Coronavirus lockdown continues to cause loss and damage to UK businesses, some of which have made claims on their business interruption insurance policies. Most such claims so far have resulted in an immediate rejection by the insurers.
The Financial Conduct Authority (FCA) started to take an interest in these rejections a few months ago, instructing lawyers Herbert Smith Freehills to bring a test case in the High Court to seek clarification of what 21 different sets of common wording in leading insurers’ policies actually meant, and whether pandemic-related claims were valid or not.
On 15 September the High Court handed down its judgment. If you hold a business interruption policy, you’ll be very pleased to hear that the judges decided that very many policyholders could, in the judges’ opinion, make valid claims that the insurers would have to pay.
Because there are so many different sets of words used by different insurers in their various different policies, the High Court ruling inevitably is very complex, and the insurance companies have appealed the judgment. However, as matters currently stand, many thousands of policyholders would be well advised to make claims now on their policies.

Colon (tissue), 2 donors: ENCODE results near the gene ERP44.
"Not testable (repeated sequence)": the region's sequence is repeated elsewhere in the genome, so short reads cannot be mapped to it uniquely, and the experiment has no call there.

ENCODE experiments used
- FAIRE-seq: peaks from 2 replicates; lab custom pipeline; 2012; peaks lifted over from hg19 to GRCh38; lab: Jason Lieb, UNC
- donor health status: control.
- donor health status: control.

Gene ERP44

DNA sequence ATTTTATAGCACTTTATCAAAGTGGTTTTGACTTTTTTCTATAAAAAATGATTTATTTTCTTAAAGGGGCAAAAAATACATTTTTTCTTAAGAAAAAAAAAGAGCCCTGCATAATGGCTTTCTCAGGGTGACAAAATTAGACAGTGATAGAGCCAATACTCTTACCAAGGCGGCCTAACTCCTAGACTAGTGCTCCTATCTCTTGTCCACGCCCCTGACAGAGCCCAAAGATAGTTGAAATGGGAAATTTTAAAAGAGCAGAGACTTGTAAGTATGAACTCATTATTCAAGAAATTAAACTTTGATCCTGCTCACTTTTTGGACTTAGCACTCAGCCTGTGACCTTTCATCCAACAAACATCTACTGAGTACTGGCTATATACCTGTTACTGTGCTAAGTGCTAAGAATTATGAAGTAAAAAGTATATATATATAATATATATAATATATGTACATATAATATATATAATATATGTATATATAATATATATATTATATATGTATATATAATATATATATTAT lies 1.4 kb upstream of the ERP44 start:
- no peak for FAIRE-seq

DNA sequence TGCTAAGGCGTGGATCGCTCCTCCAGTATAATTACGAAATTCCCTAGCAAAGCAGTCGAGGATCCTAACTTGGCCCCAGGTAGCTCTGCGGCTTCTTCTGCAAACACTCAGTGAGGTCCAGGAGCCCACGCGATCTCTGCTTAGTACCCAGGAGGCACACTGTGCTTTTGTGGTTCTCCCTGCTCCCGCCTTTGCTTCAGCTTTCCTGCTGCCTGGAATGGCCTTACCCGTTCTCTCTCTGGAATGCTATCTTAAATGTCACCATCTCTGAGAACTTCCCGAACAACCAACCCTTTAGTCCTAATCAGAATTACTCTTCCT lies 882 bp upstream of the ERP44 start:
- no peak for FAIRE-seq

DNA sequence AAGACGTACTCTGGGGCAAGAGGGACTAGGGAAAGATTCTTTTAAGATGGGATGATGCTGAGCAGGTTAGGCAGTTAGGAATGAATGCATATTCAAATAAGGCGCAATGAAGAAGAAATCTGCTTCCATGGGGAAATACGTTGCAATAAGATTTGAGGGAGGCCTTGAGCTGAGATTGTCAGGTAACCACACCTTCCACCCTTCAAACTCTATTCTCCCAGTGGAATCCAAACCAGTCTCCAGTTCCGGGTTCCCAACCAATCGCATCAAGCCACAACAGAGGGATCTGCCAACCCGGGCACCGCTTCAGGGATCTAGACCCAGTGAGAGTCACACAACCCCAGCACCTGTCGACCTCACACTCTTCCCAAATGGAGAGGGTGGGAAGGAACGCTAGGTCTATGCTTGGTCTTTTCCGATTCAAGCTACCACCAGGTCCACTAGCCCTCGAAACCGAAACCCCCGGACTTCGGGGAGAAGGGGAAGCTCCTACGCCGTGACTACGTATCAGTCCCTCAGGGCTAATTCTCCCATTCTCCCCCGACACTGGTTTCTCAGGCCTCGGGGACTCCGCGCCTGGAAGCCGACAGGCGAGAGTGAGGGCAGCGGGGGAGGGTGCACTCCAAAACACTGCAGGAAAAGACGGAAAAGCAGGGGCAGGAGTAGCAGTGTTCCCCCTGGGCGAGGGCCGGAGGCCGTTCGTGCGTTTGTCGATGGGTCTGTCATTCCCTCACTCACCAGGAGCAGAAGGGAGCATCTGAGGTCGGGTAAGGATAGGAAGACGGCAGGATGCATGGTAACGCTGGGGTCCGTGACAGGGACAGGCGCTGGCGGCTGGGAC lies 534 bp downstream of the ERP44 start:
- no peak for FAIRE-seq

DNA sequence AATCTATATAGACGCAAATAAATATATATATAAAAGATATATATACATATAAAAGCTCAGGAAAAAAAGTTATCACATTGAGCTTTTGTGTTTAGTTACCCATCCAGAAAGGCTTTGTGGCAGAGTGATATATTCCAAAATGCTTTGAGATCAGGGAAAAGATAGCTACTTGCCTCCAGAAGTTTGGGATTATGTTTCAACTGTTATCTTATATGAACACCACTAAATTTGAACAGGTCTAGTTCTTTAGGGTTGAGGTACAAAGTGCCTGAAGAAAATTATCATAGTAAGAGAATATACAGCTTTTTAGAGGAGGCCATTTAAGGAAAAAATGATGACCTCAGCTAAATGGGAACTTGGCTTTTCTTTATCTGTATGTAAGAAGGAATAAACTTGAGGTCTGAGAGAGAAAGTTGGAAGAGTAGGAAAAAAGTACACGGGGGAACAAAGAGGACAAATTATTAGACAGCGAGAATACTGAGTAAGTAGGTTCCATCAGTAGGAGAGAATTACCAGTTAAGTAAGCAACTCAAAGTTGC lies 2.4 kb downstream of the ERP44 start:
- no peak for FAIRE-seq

If you have such a policy, you first need to see what category of wording is included. The test case split the policies into three different kinds of wording:
- Disease wordings
- Prevention of access / public authority wordings
- Hybrid wordings
Policies with disease wordings were found by the judges to be most clear-cut: many policies with such wordings were found in the judges’ opinion to give rise to valid insurance claims. The other wordings were generally less favourable, but some were still valid.
We recommend that you check your business insurance policies to see if you have any business interruption cover. If you do have such cover, we would be happy to discuss how you might make a claim. Please get in touch with your usual BKL contact or use our enquiry form.
You can also find more information and guidance at our coronavirus hub.
The full commentary from Herbert Smith Freehills is available here.